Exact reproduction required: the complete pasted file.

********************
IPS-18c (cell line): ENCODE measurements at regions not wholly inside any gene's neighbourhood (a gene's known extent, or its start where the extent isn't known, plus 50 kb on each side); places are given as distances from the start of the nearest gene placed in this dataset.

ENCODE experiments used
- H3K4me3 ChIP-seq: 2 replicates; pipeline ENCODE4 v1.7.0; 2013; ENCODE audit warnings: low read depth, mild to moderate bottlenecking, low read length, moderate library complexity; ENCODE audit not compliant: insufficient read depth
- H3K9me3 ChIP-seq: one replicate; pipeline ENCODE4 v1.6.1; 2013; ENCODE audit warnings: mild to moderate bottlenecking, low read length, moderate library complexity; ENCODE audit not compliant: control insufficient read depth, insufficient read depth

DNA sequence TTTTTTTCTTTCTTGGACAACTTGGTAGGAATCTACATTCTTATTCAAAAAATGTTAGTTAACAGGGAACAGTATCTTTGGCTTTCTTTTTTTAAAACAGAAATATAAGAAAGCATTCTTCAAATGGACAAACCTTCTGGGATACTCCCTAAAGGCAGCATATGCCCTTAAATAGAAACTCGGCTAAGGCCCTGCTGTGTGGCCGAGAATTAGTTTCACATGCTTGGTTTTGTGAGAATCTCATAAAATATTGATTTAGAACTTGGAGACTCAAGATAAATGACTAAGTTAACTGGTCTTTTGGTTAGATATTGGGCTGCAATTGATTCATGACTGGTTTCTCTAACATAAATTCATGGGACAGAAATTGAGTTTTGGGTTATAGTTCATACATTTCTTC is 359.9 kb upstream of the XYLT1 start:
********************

IPS-18c (cell line): ENCODE measurements at regions not wholly inside any gene's neighbourhood (a gene's known extent, or its start where the extent isn't known, plus 50 kb on each side); places are given as distances from the start of the nearest gene placed in this dataset.

ENCODE experiments used
- H3K4me3 ChIP-seq: 2 replicates; pipeline ENCODE4 v1.7.0; 2013; ENCODE audit warnings: low read depth, mild to moderate bottlenecking, low read length, moderate library complexity; ENCODE audit not compliant: insufficient read depth
- H3K9me3 ChIP-seq: one replicate; pipeline ENCODE4 v1.6.1; 2013; ENCODE audit warnings: mild to moderate bottlenecking, low read length, moderate library complexity; ENCODE audit not compliant: control insufficient read depth, insufficient read depth

DNA sequence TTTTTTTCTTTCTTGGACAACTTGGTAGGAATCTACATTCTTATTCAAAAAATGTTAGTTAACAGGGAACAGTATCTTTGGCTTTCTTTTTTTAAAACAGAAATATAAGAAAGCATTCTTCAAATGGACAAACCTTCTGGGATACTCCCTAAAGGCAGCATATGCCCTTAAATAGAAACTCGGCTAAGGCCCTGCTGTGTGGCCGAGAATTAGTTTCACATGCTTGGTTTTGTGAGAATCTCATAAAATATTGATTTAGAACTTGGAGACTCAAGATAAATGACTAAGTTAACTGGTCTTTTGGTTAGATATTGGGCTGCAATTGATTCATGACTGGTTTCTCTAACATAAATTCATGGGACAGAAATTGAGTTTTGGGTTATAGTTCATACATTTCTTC is 359.9 kb upstream of the XYLT1 start: